Apple Inc. and the FBI: Balancing Fourth Amendment Privacy Concerns against Societal Safety Concerns in the Digital Age

Author: Maxel Moreland, Associate Member, University of Cincinnati Law Review

On December 2, 2015, two shooters opened fire and killed fourteen members of the San Bernardino, California community.[1] Within hours, the police had shot and killed the couple who carried out the horrendous mass shooting.[2] Once the threat had been eliminated, law enforcement and the general public needed information explaining how and why this tragedy occurred. According to the Federal Bureau of Investigation (FBI), current evidence suggests that the shooters had a potential link to Islamic extremism.[3] While the FBI has uncovered troves of information about the San Bernardino attack, the FBI claimed that it needed more information.[4]

The FBI wanted to compel Apple to create software that will break-in to the iPhone and circumvent security features.[5] To do this, the FBI wanted the judicial system to issue a writ that requires Apple to create this software.[6] Judicial authority should not be used in this matter, if the government wants technology companies to provide technological assistance to the government, Congress should pass a law.  No court should issue an order that requires a company to circumvent its own security features as the customer’s right to privacy should outweigh the perceived increase to safety.

Apple vs. the FBI

At the center of the FBI investigation was an iPhone 5c, a company phone used by one of the attackers.[7] The FBI has a warrant and the permission of the shooter’s employer, San Bernardino County, to search the phone; unfortunately, the phone is password-protected.[8] To obtain access to the information on the phone, the FBI needed to get around the iOS (the iPhone operating system) security features.[9]  The FBI circumvented the iOS security features, without the assistance of Apple.[10] The FBI has not explained how it managed to access the device.[11] FBI director, James Comey, only disclosed that the government purchased a “tool” from a third party to access the device.[12] Comey has not decided whether or not he will inform Apple on how the FBI accessed the phone.[13]

Even though the FBI has accessed the San Bernardino iPhone, the issue balance between private technological security and national security remains. An examination into the security features the FBI needed to circumvent and the legal methods the FBI attempted to achieve that goal should be considered.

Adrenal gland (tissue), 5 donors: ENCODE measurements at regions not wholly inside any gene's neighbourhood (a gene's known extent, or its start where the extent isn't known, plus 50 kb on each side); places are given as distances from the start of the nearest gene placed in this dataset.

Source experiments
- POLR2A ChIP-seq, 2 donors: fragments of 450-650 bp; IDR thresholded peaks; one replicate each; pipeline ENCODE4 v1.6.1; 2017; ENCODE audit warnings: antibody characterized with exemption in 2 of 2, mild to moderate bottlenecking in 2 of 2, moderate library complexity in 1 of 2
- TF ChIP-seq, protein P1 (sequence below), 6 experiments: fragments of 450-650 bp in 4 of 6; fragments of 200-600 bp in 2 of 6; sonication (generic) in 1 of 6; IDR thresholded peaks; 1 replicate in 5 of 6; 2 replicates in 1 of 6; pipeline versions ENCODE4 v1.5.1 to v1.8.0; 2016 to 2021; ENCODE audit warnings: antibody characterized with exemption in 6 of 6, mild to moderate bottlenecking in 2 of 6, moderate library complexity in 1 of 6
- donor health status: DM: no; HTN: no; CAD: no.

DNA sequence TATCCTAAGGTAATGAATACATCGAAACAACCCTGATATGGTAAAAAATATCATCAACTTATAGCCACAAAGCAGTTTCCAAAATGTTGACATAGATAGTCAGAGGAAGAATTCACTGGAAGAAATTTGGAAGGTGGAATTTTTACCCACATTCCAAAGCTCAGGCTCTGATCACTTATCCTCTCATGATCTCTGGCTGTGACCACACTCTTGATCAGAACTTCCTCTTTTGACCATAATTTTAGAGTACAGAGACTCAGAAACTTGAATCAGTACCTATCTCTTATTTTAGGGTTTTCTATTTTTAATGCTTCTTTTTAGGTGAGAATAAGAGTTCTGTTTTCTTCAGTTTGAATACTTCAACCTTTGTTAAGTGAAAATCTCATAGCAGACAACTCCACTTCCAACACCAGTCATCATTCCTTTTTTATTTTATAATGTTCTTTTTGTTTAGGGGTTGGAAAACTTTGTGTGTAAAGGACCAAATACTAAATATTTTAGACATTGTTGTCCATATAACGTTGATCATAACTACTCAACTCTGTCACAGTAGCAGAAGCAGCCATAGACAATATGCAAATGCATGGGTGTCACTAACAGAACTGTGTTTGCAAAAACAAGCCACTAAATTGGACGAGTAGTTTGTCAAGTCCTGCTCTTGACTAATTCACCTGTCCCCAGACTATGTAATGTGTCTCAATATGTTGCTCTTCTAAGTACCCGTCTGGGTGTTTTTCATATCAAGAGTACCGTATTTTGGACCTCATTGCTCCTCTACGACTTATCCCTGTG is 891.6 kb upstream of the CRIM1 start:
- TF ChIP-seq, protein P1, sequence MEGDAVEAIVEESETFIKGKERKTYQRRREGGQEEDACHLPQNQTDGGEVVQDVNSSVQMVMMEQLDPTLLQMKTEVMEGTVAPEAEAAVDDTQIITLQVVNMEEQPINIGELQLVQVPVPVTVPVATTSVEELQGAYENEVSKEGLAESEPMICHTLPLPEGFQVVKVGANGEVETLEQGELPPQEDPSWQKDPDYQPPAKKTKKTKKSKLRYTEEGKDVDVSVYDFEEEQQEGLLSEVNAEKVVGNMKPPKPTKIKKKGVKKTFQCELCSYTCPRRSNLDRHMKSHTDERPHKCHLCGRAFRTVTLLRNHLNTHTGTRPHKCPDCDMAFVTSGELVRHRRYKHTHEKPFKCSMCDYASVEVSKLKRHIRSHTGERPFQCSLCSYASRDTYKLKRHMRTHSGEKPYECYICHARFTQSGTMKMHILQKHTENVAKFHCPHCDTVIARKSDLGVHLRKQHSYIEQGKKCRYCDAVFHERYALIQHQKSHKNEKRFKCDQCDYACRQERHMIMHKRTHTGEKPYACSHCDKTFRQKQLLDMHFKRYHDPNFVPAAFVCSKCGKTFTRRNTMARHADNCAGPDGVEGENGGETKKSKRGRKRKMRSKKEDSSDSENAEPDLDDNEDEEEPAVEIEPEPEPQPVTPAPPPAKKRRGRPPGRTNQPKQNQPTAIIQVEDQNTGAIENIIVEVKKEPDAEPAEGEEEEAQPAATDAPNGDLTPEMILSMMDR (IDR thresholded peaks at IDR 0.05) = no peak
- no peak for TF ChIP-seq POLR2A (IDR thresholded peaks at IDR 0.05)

There were three security features preventing the FBI from accessing data: the auto-erase function that deletes a phone’s content after ten incorrect passcode entries; a mandatory delay between failed passcode attempts; and the requirement that passcodes be entered manually.[14] The Central District Court of California ordered Apple Inc. to provide technical assistance to law enforcement agencies so that law enforcement can search the iPhone.[15] The order requires Apple to create and provide the FBI with software that bypasses iOS security features.[16] The order does not require Apple to modify the iPhone’s iOS and only specifies that the software works on the shooter’s iPhone 5c.[17]

In a press release, Apple openly opposed the court order and claimed that the order presents an unprecedented threat to the security of Apple customers.[18] Apple calls the software requested by the government a “backdoor to the iPhone,” and considers this backdoor too dangerous to create.[19] Apple refutes the idea that they could create a backdoor that unlocks one iPhone without manipulating the iOS software; this manipulation would create a “key” to Apple’s encryption system and unravel the iOS security protections.[20] Apple’s refusal to obey a court order for the sake of consumer security protection continues the never-ending balancing act between expanding law enforcement’s investigatory abilities and individual privacy concerns.

Compulsion through the All Writs Act

The FBI requested Apple’s technical assistance to create this security-breaching software because the FBI could not create the software itself. The court order compelling Apple to provide technical assistance for the FBI was issued pursuant to the All Writs Act (AWA).[21] In U.S. v. New York Tel. Co., the FBI sought the technical assistance of a telephone company so that the FBI could install pen registers and identify co-conspirators involved in an illegal gambling ring.[22] The Court held that, pursuant to the AWA, federal district courts have the authority to require third-parties to provide aid to the government.[23]